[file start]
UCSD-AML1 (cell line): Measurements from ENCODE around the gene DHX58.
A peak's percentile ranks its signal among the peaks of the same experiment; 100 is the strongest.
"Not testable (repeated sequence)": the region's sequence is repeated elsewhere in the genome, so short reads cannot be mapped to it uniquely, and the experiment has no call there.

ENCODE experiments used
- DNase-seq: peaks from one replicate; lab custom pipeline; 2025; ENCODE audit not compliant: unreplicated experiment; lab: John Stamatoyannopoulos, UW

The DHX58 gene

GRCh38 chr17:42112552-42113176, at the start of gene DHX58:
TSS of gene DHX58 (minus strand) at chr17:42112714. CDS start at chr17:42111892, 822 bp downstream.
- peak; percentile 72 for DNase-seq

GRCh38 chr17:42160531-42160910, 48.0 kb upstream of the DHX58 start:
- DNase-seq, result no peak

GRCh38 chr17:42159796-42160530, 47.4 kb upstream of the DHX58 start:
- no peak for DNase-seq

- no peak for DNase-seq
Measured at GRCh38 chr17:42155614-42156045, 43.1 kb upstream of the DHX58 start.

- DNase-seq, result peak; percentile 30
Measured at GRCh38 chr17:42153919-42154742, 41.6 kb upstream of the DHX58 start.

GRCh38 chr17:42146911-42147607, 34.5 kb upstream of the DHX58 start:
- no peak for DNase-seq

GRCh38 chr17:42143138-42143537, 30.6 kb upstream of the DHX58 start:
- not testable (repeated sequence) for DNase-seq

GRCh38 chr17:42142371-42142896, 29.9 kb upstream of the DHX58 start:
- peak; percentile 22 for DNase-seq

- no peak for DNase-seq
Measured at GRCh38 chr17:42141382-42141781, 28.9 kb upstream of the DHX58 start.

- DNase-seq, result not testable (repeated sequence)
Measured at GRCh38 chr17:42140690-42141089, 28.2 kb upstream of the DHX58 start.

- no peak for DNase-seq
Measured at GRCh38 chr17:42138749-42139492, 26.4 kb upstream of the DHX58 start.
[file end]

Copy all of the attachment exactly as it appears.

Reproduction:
UCSD-AML1 (cell line): Measurements from ENCODE around the gene DHX58.
A peak's percentile ranks its signal among the peaks of the same experiment; 100 is the strongest.
"Not testable (repeated sequence)": the region's sequence is repeated elsewhere in the genome, so short reads cannot be mapped to it uniquely, and the experiment has no call there.

ENCODE experiments used
- DNase-seq: peaks from one replicate; lab custom pipeline; 2025; ENCODE audit not compliant: unreplicated experiment; lab: John Stamatoyannopoulos, UW

The DHX58 gene

GRCh38 chr17:42112552-42113176, at the start of gene DHX58:
TSS of gene DHX58 (minus strand) at chr17:42112714. CDS start at chr17:42111892, 822 bp downstream.
- peak; percentile 72 for DNase-seq

GRCh38 chr17:42160531-42160910, 48.0 kb upstream of the DHX58 start:
- DNase-seq, result no peak

GRCh38 chr17:42159796-42160530, 47.4 kb upstream of the DHX58 start:
- no peak for DNase-seq

- no peak for DNase-seq
Measured at GRCh38 chr17:42155614-42156045, 43.1 kb upstream of the DHX58 start.

- DNase-seq, result peak; percentile 30
Measured at GRCh38 chr17:42153919-42154742, 41.6 kb upstream of the DHX58 start.

GRCh38 chr17:42146911-42147607, 34.5 kb upstream of the DHX58 start:
- no peak for DNase-seq

GRCh38 chr17:42143138-42143537, 30.6 kb upstream of the DHX58 start:
- not testable (repeated sequence) for DNase-seq

GRCh38 chr17:42142371-42142896, 29.9 kb upstream of the DHX58 start:
- peak; percentile 22 for DNase-seq

- no peak for DNase-seq
Measured at GRCh38 chr17:42141382-42141781, 28.9 kb upstream of the DHX58 start.

- DNase-seq, result not testable (repeated sequence)
Measured at GRCh38 chr17:42140690-42141089, 28.2 kb upstream of the DHX58 start.

- no peak for DNase-seq
Measured at GRCh38 chr17:42138749-42139492, 26.4 kb upstream of the DHX58 start.